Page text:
Photos and Interview by Jordan Edwards
Winona Oak released her debut album, Island of the Sun, on June 10. The release is years in the making, with tracks dating back to 2018. The Swedish singer-songwriter is a master at creating a mood, and this album reveals a complete artist.
Known by many for "Hope," a collaboration with the Chainsmokers that has racked up 139 million YouTube views and 220 million Spotify Streams. Island of the Sun shows a versatility that stretches well beyond EDM. The album captures the beauty and isolation of her homeland while celebrating the dance the music that first made her famous. "Jojo," is a sweeping ballad that fills the room. The latest single "Radio" is pure dance pop with a dark, retro edge.
We spoke to Oak about recording the album and creating the universe around her music.
How does it feel to release your debut album?
Oh gosh, it’s hard to even describe all the emotions that I feel around the release of this album! It’s all so nerve wracking and scary and exciting and amazing at the same time. I’ve put my heart and soul into this album. I’ve turned my experiences, all the beauty and the pain into 13 songs that the world will get their own piece of now.
It includes brand new songs plus previously released singles. How did you select what tracks made the cut?
It was very hard to choose from my favorites because I had a lot of songs that I wanted to include. I just had to think about the overall sound all together. I wanted variety–songs that you can dance to and intimate songs that allow you to really sit with your feelings.
Your single "Jojo" is so personal. Was it hard to write?
All of my songs are pretty personal in one way or another so both yes and no. It can be pretty scary to talk about my insecurities and reveal so much of myself, but I also think it would’ve been a lot harder for me to write about something that I couldn’t relate to.
How have you evolved as a songwriter since you started releasing music?
I’ve met so many talented songwriters and producers over the years that helped me grow in so many different ways. I’m definitely a lot more confident, both as a singer and songwriter, than I used to be.
You've covered a lot of different styles in just a few years. Each song sounds like you, but they each have their own mood. How do you work with producers to find the right sound?
It’s hard to put a finger on how we find the right sound landscape for every song. I think I just know when I really like something. I always try to develop my sound and experiment with different genres and elements. I don’t ever want to get stuck in a box, so I honestly just go with the flow and create whatever feels authentic to me. My album is a pretty big mix of everything, but the main thing is that it’s me telling stories from my life and every story deserves its own kind of universe.
What immediate effect did the success of “Hope” have on your life? Did it change how you approached your solo music?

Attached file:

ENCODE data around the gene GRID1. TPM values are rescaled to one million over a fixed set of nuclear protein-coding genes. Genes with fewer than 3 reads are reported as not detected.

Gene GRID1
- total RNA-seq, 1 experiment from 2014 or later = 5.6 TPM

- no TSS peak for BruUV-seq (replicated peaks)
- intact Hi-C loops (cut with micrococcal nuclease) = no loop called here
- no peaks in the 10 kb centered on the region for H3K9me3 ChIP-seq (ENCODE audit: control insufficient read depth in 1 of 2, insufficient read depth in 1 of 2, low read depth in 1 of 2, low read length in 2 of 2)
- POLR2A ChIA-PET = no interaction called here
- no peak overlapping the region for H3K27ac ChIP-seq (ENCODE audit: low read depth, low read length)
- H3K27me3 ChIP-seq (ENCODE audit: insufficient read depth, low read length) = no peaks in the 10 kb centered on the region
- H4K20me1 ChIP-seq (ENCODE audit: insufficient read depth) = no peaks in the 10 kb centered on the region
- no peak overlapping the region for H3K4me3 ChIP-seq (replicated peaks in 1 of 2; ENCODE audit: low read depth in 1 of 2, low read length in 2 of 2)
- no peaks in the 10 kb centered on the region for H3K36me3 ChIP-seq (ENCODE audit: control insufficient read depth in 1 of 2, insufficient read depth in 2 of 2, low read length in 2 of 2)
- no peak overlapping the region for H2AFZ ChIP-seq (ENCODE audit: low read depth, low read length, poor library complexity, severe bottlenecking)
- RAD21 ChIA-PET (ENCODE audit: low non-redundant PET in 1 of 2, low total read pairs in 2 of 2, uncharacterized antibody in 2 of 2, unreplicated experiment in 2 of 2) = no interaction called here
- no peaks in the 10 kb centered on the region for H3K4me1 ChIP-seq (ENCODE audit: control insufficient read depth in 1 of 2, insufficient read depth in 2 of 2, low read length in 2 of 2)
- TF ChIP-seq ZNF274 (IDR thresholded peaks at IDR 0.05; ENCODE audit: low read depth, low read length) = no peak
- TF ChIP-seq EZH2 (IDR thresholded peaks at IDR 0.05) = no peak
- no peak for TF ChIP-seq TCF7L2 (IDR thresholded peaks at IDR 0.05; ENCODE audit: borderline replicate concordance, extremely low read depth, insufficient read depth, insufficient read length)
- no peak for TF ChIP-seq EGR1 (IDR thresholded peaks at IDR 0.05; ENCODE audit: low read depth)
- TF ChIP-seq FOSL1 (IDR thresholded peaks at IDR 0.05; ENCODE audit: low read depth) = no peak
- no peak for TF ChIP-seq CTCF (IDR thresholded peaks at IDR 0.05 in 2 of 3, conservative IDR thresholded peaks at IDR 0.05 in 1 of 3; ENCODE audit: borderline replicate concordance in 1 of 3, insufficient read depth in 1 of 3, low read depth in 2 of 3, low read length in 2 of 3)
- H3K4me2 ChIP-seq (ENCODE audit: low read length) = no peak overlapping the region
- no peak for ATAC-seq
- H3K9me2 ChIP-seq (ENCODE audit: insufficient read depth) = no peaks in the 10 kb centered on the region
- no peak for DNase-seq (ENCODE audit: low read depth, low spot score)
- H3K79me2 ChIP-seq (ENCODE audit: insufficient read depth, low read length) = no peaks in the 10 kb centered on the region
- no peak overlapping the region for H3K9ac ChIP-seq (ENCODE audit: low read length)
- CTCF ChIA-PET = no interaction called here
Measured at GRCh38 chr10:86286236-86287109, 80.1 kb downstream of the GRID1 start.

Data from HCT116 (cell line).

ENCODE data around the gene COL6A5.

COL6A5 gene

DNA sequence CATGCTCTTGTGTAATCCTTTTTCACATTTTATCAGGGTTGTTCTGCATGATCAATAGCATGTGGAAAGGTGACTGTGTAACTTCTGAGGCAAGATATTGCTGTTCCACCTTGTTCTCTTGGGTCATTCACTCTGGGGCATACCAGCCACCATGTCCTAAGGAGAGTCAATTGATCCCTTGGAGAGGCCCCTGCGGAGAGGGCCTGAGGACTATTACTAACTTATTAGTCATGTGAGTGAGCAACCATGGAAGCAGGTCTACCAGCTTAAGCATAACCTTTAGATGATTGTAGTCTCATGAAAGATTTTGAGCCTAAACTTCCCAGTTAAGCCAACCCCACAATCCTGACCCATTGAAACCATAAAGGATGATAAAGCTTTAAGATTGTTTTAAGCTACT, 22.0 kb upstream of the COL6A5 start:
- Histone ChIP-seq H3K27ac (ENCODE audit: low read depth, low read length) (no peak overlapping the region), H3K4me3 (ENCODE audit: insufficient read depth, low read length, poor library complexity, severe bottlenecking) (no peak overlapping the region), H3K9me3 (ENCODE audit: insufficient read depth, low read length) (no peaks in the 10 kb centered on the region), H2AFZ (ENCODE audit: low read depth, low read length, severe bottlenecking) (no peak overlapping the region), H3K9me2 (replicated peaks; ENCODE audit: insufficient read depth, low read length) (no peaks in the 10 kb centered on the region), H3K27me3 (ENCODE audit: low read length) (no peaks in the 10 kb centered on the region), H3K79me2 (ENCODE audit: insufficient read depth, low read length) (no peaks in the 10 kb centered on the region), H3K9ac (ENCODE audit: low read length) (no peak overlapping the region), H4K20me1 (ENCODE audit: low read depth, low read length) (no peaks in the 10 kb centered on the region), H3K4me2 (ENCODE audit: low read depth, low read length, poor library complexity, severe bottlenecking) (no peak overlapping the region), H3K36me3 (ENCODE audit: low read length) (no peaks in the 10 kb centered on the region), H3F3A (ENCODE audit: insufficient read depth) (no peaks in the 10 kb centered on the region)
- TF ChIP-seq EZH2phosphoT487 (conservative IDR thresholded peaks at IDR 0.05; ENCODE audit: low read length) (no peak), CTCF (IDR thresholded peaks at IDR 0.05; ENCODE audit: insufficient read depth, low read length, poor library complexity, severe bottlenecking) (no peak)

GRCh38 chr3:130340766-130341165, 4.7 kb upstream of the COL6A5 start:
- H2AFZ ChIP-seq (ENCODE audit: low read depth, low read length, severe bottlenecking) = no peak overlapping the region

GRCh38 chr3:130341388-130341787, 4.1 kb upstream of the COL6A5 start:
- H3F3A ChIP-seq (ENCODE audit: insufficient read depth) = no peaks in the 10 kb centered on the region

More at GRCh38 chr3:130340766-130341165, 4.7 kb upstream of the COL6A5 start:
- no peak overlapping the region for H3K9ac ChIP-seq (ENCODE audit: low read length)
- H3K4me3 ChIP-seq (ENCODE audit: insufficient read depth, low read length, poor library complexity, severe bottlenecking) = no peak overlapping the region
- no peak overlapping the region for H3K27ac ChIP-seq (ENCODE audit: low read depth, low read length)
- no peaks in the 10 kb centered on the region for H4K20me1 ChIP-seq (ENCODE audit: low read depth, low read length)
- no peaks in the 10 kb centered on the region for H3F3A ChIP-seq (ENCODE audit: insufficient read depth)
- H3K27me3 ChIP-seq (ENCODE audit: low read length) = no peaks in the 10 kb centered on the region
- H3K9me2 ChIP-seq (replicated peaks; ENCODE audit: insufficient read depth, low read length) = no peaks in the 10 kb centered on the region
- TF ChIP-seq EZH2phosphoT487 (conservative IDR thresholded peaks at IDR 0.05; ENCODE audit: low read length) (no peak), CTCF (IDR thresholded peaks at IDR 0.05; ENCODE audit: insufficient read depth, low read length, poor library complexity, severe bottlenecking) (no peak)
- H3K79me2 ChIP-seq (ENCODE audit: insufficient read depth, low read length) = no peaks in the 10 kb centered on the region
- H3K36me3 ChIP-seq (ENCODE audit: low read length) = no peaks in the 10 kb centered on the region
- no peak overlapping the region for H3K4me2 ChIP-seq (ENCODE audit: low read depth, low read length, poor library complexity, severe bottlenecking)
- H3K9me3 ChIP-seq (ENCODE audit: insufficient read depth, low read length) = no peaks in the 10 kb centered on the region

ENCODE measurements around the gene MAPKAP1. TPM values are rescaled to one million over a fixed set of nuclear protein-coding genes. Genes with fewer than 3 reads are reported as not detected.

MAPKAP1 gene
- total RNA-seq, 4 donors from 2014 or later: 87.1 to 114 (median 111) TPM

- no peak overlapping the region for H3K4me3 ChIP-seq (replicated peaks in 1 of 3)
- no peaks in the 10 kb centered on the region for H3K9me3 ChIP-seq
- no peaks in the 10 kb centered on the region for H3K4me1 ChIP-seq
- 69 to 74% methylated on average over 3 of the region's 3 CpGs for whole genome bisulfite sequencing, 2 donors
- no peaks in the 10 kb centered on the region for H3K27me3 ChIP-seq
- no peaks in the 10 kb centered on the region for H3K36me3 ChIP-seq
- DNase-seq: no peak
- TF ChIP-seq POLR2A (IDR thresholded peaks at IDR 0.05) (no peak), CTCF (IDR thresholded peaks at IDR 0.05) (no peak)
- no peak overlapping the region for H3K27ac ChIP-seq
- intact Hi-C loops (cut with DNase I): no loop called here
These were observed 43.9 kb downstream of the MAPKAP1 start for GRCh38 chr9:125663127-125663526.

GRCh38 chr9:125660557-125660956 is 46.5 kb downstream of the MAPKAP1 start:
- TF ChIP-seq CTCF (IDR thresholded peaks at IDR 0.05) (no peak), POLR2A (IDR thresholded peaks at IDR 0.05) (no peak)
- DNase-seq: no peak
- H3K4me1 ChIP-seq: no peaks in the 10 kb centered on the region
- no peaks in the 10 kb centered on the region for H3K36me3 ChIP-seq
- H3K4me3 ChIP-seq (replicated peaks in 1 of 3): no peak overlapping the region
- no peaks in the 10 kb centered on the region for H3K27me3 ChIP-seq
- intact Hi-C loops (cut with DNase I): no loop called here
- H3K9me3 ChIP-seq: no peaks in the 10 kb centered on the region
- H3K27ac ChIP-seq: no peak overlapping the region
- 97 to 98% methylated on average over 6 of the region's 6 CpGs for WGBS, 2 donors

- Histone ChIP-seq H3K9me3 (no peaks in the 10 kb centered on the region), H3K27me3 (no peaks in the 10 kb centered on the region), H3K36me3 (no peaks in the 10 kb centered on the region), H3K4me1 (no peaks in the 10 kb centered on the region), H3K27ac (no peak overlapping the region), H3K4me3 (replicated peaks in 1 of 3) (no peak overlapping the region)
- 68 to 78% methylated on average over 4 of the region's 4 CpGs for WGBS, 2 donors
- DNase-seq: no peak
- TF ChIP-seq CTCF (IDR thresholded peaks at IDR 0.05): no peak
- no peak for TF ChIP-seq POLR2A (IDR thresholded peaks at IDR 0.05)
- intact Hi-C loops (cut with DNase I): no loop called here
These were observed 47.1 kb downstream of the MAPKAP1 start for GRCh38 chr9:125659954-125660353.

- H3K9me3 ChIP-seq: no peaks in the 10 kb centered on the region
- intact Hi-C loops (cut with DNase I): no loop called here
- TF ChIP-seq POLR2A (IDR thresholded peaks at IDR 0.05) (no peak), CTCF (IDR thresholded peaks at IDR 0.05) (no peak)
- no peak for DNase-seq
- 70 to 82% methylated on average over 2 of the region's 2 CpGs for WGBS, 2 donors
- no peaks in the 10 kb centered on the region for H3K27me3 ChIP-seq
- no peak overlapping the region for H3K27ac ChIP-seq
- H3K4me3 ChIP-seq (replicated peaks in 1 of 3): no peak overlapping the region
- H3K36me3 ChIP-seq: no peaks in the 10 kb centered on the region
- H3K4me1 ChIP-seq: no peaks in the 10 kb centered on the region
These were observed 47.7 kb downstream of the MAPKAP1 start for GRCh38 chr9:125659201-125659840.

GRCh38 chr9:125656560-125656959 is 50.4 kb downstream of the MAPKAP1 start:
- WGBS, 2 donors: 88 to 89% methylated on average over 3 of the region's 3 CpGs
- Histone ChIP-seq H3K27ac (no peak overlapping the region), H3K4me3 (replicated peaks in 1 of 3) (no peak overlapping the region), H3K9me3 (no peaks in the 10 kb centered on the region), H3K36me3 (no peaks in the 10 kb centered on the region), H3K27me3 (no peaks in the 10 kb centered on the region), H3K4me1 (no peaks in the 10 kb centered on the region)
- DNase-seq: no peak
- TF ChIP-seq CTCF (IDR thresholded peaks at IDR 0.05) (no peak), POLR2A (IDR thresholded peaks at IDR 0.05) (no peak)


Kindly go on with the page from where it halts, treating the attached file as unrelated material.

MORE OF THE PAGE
It definitely gave me a lot of confidence moving forward. I am very happy that Alex and Drew took a leap of faith and introduced my voice and songwriting to the world, when I didn’t have a single song out and was just about to sign my record deal. They definitely played a big role in helping me reach out to lots of listeners and are still very important people in my life.
You grew up in rural Sweden. What kind of music were you exposed to? What encouraged you to move to a bigger city?I grew up listening to lots of different kinds of music. Locally, I was exposed to a lot of Swedish folk music which I still love, storytelling is one of my favorite forms of songwriting. In my parents’ house we would listen to everything from Leonard Cohen, Patti Smith, The Beatles, Bob Dylan, Aretha Franklin and Norah Jones to pure pop songs that I heard on the radio. My older sister would make mix tapes for me with my favorite songs. It’s very fun listening back to it now because it’s literally every genre you can think of in all of the CDs haha. Moving to a bigger city was never a question for me. I always knew I needed more space to bloom and I wanted to explore the world.
Your music videos are gorgeous and cinematic. How involved are you in the concept and art direction?
Thank you! I am very involved, I’ve always loved music videos, and the aesthetic part of an artist’s universe. I’ve also been doing most of the makeup and styling by myself for almost every video and performance. love using myself as a canvas.
What influences your aesthetic? Your style is both vintage and futuristic.
Mostly my mood I think. I also get a lot of inspiration from movies and other art forms. But just as much as I love vintage shopping and fun makeup, I also love being in pajamas and a hoodie for five days in a row in the countryside.
Winona Oak – Radio [Official Music Video]
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